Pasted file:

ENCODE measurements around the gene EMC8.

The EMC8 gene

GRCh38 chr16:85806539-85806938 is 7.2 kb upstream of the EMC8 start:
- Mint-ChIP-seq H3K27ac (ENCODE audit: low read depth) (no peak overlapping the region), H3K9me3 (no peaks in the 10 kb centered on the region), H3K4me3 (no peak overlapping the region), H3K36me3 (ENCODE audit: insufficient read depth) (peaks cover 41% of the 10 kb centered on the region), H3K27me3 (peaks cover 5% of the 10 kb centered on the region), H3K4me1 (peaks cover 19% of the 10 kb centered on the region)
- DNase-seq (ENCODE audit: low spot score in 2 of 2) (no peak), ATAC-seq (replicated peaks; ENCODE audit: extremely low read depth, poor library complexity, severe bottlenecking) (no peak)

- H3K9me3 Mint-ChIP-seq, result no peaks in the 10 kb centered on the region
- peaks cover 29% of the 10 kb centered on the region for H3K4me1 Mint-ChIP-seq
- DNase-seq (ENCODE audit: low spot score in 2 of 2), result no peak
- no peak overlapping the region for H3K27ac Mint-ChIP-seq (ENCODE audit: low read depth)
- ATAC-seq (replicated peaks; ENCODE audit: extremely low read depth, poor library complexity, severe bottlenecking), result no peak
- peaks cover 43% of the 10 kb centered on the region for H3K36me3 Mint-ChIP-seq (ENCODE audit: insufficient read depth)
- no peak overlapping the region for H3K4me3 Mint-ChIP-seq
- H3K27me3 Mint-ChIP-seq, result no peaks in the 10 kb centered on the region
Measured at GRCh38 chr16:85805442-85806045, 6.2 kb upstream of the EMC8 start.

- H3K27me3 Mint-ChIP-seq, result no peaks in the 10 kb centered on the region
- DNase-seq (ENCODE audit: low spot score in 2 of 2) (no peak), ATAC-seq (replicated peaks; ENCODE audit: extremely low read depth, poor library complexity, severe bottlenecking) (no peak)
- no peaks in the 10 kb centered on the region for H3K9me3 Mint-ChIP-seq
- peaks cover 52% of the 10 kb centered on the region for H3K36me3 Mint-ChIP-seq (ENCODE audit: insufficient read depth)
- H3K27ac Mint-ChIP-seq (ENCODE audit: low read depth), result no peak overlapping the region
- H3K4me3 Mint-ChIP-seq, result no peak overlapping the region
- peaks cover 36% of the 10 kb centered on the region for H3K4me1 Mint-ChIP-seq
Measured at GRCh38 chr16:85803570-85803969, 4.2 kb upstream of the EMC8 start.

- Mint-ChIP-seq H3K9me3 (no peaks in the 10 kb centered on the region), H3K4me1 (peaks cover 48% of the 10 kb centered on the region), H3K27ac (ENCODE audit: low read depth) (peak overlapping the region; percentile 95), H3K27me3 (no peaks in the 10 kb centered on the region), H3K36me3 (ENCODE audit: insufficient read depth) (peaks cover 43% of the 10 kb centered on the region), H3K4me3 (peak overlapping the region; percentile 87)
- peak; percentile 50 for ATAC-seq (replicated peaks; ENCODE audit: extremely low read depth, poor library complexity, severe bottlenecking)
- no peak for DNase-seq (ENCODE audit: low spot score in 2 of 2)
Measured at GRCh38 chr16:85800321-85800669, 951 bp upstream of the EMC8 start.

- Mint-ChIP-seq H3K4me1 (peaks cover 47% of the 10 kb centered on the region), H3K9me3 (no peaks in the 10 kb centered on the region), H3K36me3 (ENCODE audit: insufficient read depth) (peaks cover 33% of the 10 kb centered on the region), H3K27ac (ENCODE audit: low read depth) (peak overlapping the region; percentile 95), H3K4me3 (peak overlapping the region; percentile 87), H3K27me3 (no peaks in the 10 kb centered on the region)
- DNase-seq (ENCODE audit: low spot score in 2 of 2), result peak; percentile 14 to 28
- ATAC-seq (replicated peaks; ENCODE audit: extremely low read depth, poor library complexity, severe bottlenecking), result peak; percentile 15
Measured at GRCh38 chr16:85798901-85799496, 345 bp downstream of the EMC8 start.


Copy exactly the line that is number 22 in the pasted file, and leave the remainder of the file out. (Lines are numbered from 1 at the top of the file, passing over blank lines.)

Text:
Measured at GRCh38 chr16:85803570-85803969, 4.2 kb upstream of the EMC8 start.